) have shown high positive correlations between the two indices (Laliberté and Legendre 2010). Still, one potential advantage of FDis over Rao's Q is that in the unweighted case (i.e. with presence-absence data), it opens possibilities for formal statistical tests for differences in FD between two or more communities through a distance-based test for homogeneity of multivariate dispersions (Anderson 2006); see `betadisper`

for more details.

Functional group richness (FGR) is based on the classification of the species by the user from visual inspection of a dengrogram. Method `"kmeans"`

is also available by calling `cascadeKM`

. In that case, the Calinski-Harabasz (1974) criterion or the simple structure index (SSI) can be used to estimate the number of functional groups; see `cascadeKM`

for more details. FGR returns the number of functional groups per community, as well as the abundance of each group in each community.

The community-level means of trait values (CWM) is an index of functional composition (Lavorel et al. 2008), and is computed via `functcomp`

. Species with `NAs`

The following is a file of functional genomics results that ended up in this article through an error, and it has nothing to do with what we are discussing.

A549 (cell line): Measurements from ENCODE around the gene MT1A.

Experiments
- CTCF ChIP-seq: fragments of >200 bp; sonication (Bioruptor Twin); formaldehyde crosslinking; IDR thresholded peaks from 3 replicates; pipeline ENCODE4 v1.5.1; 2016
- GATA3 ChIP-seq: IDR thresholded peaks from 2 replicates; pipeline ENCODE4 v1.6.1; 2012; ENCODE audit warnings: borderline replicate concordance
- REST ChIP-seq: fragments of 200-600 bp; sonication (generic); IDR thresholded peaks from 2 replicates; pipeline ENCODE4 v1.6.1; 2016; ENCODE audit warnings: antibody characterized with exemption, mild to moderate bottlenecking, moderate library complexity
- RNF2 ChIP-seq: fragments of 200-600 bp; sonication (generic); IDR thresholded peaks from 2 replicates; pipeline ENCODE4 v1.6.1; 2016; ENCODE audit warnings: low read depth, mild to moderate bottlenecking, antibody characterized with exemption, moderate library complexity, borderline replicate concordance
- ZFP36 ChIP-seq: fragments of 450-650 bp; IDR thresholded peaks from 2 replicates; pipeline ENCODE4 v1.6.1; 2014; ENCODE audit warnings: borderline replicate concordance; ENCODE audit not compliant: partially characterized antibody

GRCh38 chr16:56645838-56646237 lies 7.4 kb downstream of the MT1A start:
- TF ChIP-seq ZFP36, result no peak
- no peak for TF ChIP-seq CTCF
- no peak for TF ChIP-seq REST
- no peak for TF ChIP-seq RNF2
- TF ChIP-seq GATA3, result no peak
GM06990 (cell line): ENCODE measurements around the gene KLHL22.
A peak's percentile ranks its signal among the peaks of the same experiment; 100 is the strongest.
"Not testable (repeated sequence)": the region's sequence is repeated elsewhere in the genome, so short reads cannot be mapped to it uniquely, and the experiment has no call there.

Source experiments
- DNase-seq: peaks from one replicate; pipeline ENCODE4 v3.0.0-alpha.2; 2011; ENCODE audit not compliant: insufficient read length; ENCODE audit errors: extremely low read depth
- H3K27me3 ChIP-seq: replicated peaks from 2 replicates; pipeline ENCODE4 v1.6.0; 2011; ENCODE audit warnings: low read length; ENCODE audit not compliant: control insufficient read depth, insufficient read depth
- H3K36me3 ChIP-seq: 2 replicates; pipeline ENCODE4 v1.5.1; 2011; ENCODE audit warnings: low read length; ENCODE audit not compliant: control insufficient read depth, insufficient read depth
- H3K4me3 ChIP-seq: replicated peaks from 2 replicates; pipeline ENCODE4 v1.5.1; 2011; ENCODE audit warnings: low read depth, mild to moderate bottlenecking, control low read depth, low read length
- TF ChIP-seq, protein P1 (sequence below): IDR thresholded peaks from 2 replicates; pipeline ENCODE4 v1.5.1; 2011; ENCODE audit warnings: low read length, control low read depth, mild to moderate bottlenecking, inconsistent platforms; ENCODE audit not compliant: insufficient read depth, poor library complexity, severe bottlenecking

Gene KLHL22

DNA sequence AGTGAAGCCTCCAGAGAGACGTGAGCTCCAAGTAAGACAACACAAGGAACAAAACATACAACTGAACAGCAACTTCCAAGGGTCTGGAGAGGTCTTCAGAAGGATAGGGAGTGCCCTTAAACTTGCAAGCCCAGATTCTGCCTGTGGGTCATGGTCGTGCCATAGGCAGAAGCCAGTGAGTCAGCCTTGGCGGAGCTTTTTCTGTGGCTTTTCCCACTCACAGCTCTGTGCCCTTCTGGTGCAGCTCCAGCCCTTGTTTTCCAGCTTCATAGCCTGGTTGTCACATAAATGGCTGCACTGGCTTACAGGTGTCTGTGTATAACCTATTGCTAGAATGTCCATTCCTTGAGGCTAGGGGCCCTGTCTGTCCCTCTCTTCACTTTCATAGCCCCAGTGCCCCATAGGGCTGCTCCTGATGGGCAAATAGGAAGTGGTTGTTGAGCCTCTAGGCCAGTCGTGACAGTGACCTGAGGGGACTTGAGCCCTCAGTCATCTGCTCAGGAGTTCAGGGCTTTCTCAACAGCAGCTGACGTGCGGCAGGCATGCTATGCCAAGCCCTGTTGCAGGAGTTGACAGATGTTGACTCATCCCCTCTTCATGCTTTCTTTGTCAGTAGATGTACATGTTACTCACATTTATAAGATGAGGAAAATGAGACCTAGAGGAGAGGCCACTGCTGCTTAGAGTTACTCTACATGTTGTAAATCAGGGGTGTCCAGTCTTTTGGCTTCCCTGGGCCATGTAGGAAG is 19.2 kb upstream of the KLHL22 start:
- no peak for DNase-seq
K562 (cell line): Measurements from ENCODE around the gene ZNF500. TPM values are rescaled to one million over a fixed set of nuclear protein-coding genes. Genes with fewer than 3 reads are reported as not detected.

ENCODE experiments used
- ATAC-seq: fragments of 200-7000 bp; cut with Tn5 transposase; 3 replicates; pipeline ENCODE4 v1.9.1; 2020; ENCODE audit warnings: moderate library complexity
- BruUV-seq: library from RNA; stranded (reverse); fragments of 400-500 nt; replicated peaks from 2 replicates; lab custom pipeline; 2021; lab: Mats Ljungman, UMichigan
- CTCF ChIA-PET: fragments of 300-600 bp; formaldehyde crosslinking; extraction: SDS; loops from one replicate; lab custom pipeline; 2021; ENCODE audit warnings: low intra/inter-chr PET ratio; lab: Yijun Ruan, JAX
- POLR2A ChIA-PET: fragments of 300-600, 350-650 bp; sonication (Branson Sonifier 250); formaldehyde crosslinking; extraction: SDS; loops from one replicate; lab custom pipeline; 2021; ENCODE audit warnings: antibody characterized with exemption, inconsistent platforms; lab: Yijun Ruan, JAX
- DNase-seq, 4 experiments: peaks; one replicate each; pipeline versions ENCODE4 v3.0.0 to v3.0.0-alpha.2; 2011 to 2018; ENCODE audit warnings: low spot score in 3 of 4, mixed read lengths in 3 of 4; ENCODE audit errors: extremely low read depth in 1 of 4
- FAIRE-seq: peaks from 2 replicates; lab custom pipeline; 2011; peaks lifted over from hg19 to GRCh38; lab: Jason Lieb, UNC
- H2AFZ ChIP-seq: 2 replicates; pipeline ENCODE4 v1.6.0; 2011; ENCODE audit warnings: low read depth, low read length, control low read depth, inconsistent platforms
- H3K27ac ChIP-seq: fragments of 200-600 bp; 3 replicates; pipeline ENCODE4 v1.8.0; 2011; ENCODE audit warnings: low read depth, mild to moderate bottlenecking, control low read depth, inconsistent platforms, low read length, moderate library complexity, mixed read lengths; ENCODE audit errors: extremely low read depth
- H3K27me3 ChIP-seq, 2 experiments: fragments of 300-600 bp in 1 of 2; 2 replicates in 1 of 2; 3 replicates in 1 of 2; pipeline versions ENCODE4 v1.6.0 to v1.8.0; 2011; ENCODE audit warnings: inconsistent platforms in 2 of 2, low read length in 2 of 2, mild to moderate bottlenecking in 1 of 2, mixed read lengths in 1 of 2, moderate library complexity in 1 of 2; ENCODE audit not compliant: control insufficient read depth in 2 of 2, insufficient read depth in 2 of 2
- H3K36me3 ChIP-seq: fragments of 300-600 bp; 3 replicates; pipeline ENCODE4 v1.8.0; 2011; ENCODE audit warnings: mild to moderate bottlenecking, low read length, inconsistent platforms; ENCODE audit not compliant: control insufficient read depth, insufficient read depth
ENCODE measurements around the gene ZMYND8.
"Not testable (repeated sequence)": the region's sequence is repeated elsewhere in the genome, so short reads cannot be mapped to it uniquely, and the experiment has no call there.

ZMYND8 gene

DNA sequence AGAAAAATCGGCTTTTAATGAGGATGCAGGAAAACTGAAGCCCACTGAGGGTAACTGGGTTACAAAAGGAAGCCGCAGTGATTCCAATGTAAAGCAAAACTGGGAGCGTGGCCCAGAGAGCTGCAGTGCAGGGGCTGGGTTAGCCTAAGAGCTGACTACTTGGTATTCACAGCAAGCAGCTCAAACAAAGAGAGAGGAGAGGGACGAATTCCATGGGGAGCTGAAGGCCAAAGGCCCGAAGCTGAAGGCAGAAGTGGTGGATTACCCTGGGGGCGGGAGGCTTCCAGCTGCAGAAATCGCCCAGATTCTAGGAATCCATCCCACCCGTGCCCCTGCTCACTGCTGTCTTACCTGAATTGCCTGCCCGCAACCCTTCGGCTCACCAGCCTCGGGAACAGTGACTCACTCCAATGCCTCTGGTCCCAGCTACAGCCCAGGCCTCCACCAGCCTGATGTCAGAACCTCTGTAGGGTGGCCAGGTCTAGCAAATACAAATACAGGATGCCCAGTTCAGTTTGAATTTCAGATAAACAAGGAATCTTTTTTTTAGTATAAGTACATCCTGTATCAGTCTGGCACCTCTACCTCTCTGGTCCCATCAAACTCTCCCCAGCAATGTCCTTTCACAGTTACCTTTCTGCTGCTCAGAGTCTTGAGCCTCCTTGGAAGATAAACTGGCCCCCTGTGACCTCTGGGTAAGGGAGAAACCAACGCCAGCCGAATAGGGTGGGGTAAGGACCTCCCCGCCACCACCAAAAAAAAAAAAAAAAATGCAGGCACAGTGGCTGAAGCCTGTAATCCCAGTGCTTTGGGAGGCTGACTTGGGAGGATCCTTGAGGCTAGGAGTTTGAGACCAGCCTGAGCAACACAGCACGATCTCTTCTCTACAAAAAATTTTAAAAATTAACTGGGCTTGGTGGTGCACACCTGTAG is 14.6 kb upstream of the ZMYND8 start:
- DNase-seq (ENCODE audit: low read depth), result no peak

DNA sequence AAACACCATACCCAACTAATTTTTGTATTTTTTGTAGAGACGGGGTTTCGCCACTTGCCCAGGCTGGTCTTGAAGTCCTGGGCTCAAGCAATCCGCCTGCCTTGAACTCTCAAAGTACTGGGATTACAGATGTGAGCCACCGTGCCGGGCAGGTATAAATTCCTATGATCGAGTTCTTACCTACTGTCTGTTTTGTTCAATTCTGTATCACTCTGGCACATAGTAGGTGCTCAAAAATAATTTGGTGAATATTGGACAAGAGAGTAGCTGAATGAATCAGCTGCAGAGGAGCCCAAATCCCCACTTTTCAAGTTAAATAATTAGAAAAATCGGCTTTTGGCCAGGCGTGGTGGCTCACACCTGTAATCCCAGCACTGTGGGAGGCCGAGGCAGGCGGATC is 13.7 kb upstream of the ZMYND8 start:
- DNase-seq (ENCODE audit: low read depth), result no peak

for a given trait are excluded for that trait.

##### Value

- nbsp
- vector listing the number of species in each community
- sing.sp
- vector listing the number of functionally singular species in each community. If all species are functionally different,
`sing.sp`

will be identical to`nbsp`

. - FRic
- vector listing the FRic of each community
- qual.FRic
- quality of the reduced-space representation required to compute FRic and FDiv.
- FEve
- vector listing the FEve of each community
- FDiv
- vector listing the FDiv of each community. Only returned if
`calc.FDiv`

is`TRUE`

. - FDis
- vector listing the FDis of each community
- RaoQ
- vector listing the Rao's quadratic entropy (Q) of each community
- FGR
- vector listing the FGR of each community. Only returned if
`calc.FGR`

is`TRUE`

. - spfgr
- vector specifying functional group membership for each species. Only returned if
`calc.FGR`

is`TRUE`

. - gr.abun
- matrix containing the abundances of each functional group in each community. Only returned if
`calc.FGR`

is`TRUE`

. - CWM
- data frame containing the community-level weighted trait means (CWM). Only returned if